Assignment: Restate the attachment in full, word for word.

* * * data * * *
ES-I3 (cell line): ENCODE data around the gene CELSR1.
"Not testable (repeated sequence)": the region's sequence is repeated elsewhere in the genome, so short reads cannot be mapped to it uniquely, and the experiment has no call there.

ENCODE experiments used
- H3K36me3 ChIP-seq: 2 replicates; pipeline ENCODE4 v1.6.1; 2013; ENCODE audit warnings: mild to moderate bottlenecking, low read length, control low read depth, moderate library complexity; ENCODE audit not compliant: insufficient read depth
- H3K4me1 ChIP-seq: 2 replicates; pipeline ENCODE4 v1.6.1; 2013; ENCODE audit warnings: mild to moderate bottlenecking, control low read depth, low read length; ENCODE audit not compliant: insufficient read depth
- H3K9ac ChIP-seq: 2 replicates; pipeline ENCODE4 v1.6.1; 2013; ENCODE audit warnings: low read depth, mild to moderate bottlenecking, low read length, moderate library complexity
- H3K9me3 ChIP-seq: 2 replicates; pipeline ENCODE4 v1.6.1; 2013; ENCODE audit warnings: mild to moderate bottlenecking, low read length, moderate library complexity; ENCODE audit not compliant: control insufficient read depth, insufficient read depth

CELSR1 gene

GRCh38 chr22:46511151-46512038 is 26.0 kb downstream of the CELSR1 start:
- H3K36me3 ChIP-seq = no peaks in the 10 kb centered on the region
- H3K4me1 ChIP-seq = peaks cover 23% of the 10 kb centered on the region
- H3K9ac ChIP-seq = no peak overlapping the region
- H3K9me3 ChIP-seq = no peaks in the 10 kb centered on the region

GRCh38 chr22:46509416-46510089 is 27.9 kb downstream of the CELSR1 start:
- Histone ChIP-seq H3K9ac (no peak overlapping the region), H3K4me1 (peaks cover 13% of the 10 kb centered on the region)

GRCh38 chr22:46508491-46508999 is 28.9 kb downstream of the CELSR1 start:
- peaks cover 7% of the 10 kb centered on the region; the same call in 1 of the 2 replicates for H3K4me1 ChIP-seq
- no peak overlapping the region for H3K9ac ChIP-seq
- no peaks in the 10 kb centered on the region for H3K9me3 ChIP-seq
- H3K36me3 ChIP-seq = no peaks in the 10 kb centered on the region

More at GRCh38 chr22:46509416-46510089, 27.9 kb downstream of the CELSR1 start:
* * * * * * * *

ES-I3 (cell line): ENCODE data around the gene CELSR1.
"Not testable (repeated sequence)": the region's sequence is repeated elsewhere in the genome, so short reads cannot be mapped to it uniquely, and the experiment has no call there.

ENCODE experiments used
- H3K36me3 ChIP-seq: 2 replicates; pipeline ENCODE4 v1.6.1; 2013; ENCODE audit warnings: mild to moderate bottlenecking, low read length, control low read depth, moderate library complexity; ENCODE audit not compliant: insufficient read depth
- H3K4me1 ChIP-seq: 2 replicates; pipeline ENCODE4 v1.6.1; 2013; ENCODE audit warnings: mild to moderate bottlenecking, control low read depth, low read length; ENCODE audit not compliant: insufficient read depth
- H3K9ac ChIP-seq: 2 replicates; pipeline ENCODE4 v1.6.1; 2013; ENCODE audit warnings: low read depth, mild to moderate bottlenecking, low read length, moderate library complexity
- H3K9me3 ChIP-seq: 2 replicates; pipeline ENCODE4 v1.6.1; 2013; ENCODE audit warnings: mild to moderate bottlenecking, low read length, moderate library complexity; ENCODE audit not compliant: control insufficient read depth, insufficient read depth

CELSR1 gene

GRCh38 chr22:46511151-46512038 is 26.0 kb downstream of the CELSR1 start:
- H3K36me3 ChIP-seq = no peaks in the 10 kb centered on the region
- H3K4me1 ChIP-seq = peaks cover 23% of the 10 kb centered on the region
- H3K9ac ChIP-seq = no peak overlapping the region
- H3K9me3 ChIP-seq = no peaks in the 10 kb centered on the region

GRCh38 chr22:46509416-46510089 is 27.9 kb downstream of the CELSR1 start:
- Histone ChIP-seq H3K9ac (no peak overlapping the region), H3K4me1 (peaks cover 13% of the 10 kb centered on the region)

GRCh38 chr22:46508491-46508999 is 28.9 kb downstream of the CELSR1 start:
- peaks cover 7% of the 10 kb centered on the region; the same call in 1 of the 2 replicates for H3K4me1 ChIP-seq
- no peak overlapping the region for H3K9ac ChIP-seq
- no peaks in the 10 kb centered on the region for H3K9me3 ChIP-seq
- H3K36me3 ChIP-seq = no peaks in the 10 kb centered on the region

More at GRCh38 chr22:46509416-46510089, 27.9 kb downstream of the CELSR1 start: